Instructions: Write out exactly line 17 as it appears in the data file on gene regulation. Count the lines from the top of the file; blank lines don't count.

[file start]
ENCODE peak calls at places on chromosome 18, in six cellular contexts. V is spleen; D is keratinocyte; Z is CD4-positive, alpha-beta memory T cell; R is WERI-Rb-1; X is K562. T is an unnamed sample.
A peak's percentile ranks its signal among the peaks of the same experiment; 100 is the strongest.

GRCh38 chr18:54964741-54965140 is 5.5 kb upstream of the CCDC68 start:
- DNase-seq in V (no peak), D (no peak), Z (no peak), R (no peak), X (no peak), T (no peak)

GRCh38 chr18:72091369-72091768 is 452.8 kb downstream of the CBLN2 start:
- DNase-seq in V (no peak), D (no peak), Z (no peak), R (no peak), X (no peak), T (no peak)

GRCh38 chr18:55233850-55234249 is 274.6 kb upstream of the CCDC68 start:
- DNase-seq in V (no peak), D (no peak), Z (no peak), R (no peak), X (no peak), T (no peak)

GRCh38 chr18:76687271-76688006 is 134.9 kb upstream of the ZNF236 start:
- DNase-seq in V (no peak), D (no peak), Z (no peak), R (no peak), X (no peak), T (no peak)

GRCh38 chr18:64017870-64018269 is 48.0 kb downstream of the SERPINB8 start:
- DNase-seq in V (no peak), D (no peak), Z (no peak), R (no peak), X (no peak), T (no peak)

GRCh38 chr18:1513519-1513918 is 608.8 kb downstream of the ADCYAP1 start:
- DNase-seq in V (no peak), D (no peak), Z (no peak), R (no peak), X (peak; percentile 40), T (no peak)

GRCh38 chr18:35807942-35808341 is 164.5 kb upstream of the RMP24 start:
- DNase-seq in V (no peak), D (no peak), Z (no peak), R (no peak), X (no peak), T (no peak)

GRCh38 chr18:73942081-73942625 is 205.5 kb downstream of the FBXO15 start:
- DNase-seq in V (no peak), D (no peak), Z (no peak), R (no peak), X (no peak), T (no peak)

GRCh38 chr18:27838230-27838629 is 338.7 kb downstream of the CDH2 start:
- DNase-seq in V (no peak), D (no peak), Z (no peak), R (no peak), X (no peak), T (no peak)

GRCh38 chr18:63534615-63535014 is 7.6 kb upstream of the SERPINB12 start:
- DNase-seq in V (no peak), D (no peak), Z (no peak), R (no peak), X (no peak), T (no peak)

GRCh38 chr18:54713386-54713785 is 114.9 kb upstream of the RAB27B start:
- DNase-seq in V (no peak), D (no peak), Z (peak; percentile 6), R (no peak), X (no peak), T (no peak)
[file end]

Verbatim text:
GRCh38 chr18:73942081-73942625 is 205.5 kb downstream of the FBXO15 start: